Welcome to yet another iteration in our quest for the perfect chili.

One of our favorite local restaurants, Beezy's, serves an amazing Pinto Poblano soup; it combines the best aspects of chili, black bean soup, and refried beans--with zang! The poblano features heavily in a lot of their scrambles as well. I was familiar with the poblano in its dried (ancho) form, but had never really paid this superlative pepper much heed. So I got to thinking: Why not switch things up a little and use roasted poblanos in my usual chili? And while I'm at it, why not ditch the carrots and celery and use red and green bell peppers? With the poblanos in action, I was able to tone down the spices, relying more on the fresh peppers for zest. The poblanos, along with a dash of smoked chili powder and a splash of red wine, made this a much richer, smokier chili. Best served with cornbread made in your grandma's skillet.

Roasted Poblano Chili

  • 1 large white onion, diced
  • 1/2 large green bell pepper, seeded and diced
  • 1/2 large red bell pepper, seeded and diced
  • 3 medium - large poblano peppers; roasted, peeled, seeded, and diced
  • 6 cups (1.5 large cans) cooked tomatoes, peeled
  • 2 cups cooked red kidney beans (~3/4 cup dry)
  • 2 cups cooked black beans (~3/4 cup dry)
  • 1 cup cooked pinto beans (~1/4 cup dry)
  • 2 - 3 cups liquid from beans and/or water
  • 4 cloves garlic, pressed or minced
  • 1 tsp chili powder
  • 1 tsp smoked chili powder
  • 1/2 tsp ground cumin
  • 1/2 tsp oregano
  • 1/4 cup of red wine (we used a zinfandel [Paul Dolan is vegan])
  • salt, to taste

If you're using dried beans, start them first. They'll be just about ready when you need them (if you're pressure cooking them), as the poblanos will take a while too.

For the most part, this is a pretty easy recipe. It's roasting the poblano's that's a bit tricky. Everyone has a different story about how this is best done. Some folks like roasting directly on an oven burner, some like cooking directly in a skillet, some like broiling in the oven, others like using a toaster oven. We have an electric stove, so the range (first) method was right out. And the toaster oven is just a smaller, more concentrated oven, right? So toaster oven it was. Pop the poblanos in on the toaster oven's highest setting. When the tops start to bubble and turn black, flip them. Bake until both sides have bubbled up.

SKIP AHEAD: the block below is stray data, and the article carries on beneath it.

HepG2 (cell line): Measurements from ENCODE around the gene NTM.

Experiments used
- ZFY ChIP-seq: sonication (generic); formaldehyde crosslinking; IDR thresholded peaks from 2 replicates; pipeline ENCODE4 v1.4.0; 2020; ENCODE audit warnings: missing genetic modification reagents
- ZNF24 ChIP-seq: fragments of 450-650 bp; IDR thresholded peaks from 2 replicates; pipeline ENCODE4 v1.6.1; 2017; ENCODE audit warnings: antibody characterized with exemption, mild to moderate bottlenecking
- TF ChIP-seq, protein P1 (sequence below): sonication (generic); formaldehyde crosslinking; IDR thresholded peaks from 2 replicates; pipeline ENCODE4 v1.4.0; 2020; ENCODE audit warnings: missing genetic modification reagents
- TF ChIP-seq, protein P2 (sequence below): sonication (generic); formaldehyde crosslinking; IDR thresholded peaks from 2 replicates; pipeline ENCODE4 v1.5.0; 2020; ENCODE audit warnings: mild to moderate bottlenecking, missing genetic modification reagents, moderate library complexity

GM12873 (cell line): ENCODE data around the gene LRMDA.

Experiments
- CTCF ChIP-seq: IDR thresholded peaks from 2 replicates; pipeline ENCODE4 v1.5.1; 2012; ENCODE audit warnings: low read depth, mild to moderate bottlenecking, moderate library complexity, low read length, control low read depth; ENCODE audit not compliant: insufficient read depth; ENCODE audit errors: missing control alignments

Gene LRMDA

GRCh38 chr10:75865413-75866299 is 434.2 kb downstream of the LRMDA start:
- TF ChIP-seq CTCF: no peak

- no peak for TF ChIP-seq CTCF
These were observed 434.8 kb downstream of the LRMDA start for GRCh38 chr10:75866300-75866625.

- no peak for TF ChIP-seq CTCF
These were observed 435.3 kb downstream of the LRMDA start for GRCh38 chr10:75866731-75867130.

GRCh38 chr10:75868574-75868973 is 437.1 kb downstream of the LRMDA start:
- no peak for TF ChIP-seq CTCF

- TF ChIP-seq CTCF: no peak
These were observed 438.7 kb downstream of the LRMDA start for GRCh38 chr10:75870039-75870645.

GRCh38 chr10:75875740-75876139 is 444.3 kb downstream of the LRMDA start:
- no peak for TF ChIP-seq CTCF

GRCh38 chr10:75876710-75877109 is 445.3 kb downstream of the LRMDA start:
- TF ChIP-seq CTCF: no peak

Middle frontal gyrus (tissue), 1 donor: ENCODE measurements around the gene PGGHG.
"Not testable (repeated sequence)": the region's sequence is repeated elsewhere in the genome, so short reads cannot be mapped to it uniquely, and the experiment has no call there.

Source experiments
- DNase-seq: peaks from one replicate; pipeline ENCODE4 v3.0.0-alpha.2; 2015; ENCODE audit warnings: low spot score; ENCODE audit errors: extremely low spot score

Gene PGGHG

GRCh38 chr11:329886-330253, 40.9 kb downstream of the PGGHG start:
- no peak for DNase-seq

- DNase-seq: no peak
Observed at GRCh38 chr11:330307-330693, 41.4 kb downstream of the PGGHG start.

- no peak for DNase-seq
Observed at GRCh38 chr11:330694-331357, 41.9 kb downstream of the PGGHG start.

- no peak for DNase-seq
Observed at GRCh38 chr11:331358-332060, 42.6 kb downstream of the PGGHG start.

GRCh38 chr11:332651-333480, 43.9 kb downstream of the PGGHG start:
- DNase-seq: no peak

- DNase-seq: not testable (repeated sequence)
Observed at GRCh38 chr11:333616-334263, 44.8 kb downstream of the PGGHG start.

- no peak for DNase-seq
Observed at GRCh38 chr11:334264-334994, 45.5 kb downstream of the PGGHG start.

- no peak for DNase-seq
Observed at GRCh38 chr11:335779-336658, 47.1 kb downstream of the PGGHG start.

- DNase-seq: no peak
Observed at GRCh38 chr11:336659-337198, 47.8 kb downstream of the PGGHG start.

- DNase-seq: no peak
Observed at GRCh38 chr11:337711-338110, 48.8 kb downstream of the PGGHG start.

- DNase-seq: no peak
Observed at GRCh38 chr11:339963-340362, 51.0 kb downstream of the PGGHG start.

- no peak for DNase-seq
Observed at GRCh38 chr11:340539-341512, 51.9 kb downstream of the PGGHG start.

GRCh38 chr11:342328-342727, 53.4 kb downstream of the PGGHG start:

(Meanwhile, start the onions, red and green bell peppers, and garlic [in that order] cooking in a large pot over medium heat, in high heat oil of your choice.)

When they're done, put them in a ziploc bag for 15 minutes. This allows them to sweat (which allegedly makes them less bitter and makes them easier to peel). For peeling and seeding, you want to wear latex gloves. These aren't as bad as jalapenos or habaneros, but you still don't want their juice in your eye. Unless you're into that sort of thing, in which case you should invest in some Pukka Sauce (tm) and be done with it. The skin should peel off pretty easily. The poblanos will be a bit soft, so you'll want to be fairly careful. Once you've gotten the skin off, remove the seeds. You should be able to tear them open and just pull the seeds out. Now you're ready to dice them up, which you should do.

Throw them in with the onions, peppers, and garlic.

Once the onions and pepper are soft, add in the herbs and spices, then the tomatoes. Next, add in the beans, along with 2 - 3 cups of bean liquid or water. Bring to a boil, then reduce heat to low and simmer for at least 30 minutes, ideally longer. Add in the wine if you're using it and salt to taste.

Serve with cornbread.


We used this cornbread recipe. Secrets two, there are, spake thusly: (1) use your grandma's cast-iron skillet to bake in, and (2) flip the pan upside down to dump out the cornbread cake, then flip it again so it's right side up. Marvelous!